Election deniers lost several high-profile races in the midterms and Democrats performed better than expected, but democracy remains in jeopardy. Indeed, these positive outcomes occurred in spite of gerrymandering, voter suppression and other policies that biased election results against left-leaning and historically marginalized voters. Ignoring the ways in which anti-democratic policies influenced the midterm outcomes leaves us with an inaccurately rosy view of our democracy and prevents us from recognizing the urgency of reform.
The stakes of this year’s midterms were particularly high as election deniers ran to take over top election official roles and governorships in key swing states like Arizona, Michigan and Nevada. The widespread fear was that these “Big Lie” proponents, if elected, would go along with (or even lead) efforts to subvert the 2024 presidential election. These subversion attempts might be overt, such as a GOP-controlled legislature in a pivotal swing state sending Congress an alternative slate of pro-Republican electors, despite most voters in the state supporting the Democratic nominee, or they could be hidden from public view, with key election officials manipulating enough votes to guarantee their side wins.
When nearly all of these secretary of state and gubernatorial candidates lost, it was completely appropriate to celebrate their defeat as a victory for democracy. But some pundits went even further, claiming that democracy was now safe, or even that it had never actually been in jeopardy in the first place.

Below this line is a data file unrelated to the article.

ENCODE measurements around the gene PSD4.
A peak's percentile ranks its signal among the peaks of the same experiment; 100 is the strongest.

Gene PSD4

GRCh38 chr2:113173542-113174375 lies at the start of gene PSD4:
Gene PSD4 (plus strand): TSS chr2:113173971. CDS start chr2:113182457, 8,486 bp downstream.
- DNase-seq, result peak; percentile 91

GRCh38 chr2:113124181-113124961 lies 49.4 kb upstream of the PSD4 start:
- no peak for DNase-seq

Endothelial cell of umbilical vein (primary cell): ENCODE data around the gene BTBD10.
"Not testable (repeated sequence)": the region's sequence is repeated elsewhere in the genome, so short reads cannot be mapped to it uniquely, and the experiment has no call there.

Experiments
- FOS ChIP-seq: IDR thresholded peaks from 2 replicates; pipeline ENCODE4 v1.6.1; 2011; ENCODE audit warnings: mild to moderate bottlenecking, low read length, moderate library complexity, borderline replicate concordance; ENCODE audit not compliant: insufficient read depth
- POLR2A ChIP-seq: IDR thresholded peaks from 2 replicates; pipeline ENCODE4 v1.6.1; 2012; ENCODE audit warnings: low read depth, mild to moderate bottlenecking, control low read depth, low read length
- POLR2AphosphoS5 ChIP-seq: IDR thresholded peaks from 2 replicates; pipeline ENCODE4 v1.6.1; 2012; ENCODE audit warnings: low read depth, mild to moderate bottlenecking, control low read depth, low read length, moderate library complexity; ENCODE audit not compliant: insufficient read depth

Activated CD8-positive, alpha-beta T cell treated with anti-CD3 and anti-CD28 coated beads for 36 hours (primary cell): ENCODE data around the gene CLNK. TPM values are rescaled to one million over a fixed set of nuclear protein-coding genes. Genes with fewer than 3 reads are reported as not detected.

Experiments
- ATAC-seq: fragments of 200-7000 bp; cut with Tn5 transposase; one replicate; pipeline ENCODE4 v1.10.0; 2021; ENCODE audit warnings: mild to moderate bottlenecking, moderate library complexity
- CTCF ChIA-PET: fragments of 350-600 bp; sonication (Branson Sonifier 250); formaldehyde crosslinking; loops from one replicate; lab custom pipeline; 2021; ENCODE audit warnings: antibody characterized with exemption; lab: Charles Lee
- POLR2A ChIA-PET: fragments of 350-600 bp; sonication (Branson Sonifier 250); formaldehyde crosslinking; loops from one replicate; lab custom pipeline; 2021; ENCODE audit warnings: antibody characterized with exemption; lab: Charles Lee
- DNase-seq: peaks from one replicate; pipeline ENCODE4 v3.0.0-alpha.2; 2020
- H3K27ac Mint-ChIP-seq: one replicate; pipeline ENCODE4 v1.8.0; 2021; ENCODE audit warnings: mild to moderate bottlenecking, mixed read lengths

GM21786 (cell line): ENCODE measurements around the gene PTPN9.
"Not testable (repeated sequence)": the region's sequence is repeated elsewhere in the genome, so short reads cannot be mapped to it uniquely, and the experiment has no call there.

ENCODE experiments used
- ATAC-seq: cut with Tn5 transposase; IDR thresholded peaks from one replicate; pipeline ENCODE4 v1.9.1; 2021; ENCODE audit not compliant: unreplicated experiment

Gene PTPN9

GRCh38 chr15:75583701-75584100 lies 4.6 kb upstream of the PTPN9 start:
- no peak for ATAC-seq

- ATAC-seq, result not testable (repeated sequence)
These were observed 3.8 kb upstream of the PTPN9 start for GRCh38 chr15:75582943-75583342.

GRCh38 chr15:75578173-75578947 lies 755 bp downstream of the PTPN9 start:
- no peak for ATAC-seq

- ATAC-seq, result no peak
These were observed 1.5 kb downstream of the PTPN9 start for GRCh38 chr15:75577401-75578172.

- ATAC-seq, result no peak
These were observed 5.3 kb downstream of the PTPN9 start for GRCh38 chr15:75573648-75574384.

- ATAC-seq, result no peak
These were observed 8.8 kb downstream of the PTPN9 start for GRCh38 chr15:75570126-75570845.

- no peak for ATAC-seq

Make no mistake: Election subversion is still a real threat for 2024 and beyond. Over the past year, both Georgia and Oklahoma passed extreme election interference laws that injected partisan actors into election administration.
In recent years, GOP leaders have begun interfering with longstanding election procedures in order to ensure that their preferred candidates end up holding power, regardless of the will of voters.
Congress has yet to reform the Electoral Count Act, election denialism is still spreading, former President Donald Trump is willing to adopt extreme policies and even incite violence to gain and retain power and future anti-democratic actors may be even more successful at subverting the public will than Trump has been thus far.
But subversion is only one of several serious threats facing our democracy. In recent decades, the Republican Party has made a choice: Rather than win elections by attracting more voters with popular policy positions, it will win by keeping left-leaning voters out of the electorate and, to be safe, limiting how much impact Democrats’ votes have on electoral outcomes.
Voter suppression, gerrymandering and voter disenfranchisement are all alive and well, and the GOP’s reliance on them to win elections will only increase if subversion is less of an option. All three share the same goal of preventing marginalized groups from gaining political power. Disenfranchisement is the most direct approach in that it bars people outright from voting. To see it in action, look no further than criminal disenfranchisement laws across the country, or Republicans’ continued refusal to allow Washington, D.C. residents (almost half of whom are Black) to elect their own members of Congress.